I can’t tell you how many clients to whom I have had to explain the realities of copyright and “fair use.”
The simple version is this: Just because you found it on Google Images does NOT mean that it is free for ANY use.
Sadly, too many people think it’s perfectly OK to use someone else’s images without permission.
When I include photos (from the client or from a stock photography company) in the websites I create, the client pays for the use of the stock photos, or took the photos themselves. If a professional photographer took the photos, then the client MUST have permission from that photographer to use the photos. And, if the photographer uses models in their photos, THEY must have permission from the models (or other people in the photo) to publish said photos (except in the case of journalistic photos, which is an entirely different sphere of copyright law).
When doing things like my #Drawlloween work, I either use photos that have been shared with a universal permission, or photos that I have specifically requested permission (and received it) from the owner of the photo. Technically, since it is NOT being sold commercially, nor is it being used for advertising or any other commercial use, it can be considered “fair use.” HOWEVER, I prefer to err on the side of ethics, and request that permission anyways. And, I also give links to the originators of the photos I use, so that I am giving credit where it is due.
There is NO EXCUSE for any professional designer (whether traditional graphic design or digital design) to use a photo gleaned from Google Images (or any OTHER form of image search on the Internet) in their work. Just like any other art form, the original creator of said work has intellectual property rights to their work.
Adding it to your own work doesn’t grant you intellectual property rights, it simply labels you as a thief.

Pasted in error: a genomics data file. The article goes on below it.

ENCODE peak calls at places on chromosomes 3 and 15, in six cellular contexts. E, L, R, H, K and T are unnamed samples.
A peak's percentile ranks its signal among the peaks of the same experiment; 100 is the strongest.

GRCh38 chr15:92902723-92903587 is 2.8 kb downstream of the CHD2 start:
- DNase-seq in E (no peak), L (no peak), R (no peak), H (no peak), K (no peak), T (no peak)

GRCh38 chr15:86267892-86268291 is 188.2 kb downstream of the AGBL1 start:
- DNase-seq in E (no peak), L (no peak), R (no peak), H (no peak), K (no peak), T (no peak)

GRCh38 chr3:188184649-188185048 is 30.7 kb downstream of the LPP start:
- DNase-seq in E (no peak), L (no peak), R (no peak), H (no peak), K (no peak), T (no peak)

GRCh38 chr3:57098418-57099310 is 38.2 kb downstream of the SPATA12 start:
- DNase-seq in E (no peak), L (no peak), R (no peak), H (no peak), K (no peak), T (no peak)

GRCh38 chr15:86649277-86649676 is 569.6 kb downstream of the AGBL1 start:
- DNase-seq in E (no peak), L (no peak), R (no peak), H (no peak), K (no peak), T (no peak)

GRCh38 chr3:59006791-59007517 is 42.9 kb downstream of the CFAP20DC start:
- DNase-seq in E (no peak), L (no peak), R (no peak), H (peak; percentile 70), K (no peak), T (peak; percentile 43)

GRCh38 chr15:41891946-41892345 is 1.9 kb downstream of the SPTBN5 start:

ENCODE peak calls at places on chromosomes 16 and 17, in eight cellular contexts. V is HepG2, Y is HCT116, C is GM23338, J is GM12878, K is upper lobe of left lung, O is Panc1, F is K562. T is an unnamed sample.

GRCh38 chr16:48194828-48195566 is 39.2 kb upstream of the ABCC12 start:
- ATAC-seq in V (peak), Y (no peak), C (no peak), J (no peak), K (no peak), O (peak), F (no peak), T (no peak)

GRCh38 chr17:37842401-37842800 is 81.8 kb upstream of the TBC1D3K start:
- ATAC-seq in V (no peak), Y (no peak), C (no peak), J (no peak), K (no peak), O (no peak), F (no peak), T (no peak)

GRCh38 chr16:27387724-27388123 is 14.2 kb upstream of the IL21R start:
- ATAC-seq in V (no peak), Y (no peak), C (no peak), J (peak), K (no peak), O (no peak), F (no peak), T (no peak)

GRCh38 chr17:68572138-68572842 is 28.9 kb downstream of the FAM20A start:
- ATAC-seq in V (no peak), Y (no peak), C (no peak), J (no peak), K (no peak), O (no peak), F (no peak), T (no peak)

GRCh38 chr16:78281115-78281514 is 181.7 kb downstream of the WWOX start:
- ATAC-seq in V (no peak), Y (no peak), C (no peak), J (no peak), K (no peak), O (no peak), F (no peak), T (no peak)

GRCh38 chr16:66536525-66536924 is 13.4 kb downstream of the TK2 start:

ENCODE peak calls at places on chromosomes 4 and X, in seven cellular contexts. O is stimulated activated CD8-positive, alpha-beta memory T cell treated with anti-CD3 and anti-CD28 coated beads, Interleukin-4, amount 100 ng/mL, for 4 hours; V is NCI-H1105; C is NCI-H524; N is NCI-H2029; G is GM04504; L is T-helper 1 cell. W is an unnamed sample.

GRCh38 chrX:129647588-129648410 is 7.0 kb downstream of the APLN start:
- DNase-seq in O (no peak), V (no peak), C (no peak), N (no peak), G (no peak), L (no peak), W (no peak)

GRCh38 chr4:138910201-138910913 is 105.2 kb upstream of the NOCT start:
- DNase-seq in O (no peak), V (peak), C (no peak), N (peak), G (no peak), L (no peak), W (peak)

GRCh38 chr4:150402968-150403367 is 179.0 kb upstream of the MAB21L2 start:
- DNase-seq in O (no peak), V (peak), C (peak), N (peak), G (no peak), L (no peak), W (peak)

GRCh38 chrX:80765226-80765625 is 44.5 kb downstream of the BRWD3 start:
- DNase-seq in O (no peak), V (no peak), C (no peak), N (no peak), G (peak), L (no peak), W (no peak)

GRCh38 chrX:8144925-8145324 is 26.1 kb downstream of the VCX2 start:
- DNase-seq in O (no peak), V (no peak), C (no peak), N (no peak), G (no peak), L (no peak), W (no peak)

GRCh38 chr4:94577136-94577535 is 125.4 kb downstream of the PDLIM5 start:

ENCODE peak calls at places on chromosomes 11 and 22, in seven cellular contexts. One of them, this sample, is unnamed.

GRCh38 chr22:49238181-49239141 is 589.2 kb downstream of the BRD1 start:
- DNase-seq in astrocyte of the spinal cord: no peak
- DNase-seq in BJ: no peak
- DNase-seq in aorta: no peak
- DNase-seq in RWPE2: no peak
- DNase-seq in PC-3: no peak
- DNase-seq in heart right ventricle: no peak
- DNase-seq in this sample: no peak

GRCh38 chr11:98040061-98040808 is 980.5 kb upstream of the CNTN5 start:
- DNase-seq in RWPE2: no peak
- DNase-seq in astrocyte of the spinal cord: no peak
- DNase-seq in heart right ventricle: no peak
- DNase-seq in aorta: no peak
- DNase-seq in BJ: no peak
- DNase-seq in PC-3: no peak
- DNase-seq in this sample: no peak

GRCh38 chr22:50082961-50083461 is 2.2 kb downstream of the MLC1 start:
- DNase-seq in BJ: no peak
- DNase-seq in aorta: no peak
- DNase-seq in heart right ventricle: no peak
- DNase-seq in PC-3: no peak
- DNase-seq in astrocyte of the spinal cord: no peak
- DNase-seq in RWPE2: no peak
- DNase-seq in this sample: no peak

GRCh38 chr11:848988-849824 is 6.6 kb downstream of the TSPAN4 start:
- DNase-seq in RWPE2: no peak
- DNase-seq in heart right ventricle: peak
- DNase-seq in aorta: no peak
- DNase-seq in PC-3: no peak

And sadly, people get away with it because many of the original creators either don’t have the money to sue the thieves, or are completely unaware that their copyright is being infringed.
People say, “So what? Who is it really hurting?” Let me tell you who it is hurting – the originator of the work.
If I create something from scratch, and want to share it with others, if I post it WITHOUT a copyright mark on the image (preferably done in a way that makes it nearly impossible to use the image without destroying it), then some unethical idiot can come around and print out my work, and claim it for their own. I make no money off what they are doing, AND it means that if I attempt to sell MY work, I can’t price it at what it’s worth, because other “copies” are available elsewhere. Why would someone buy it if they can get it for free?
Yes, standing up and insisting on my untarnished integrity can cost me money too. If some client insists on using photos that they do NOT own, and that they DO NOT have permission to use, I will NOT work with that client. And if some client does so without my knowledge, I make damned sure it is in my contract that I am NOT liable for their choices, and that if sued for copyright infringement, the CLIENT is responsible.
My self-respect is worth more than the money I could make from being an unethical asshole.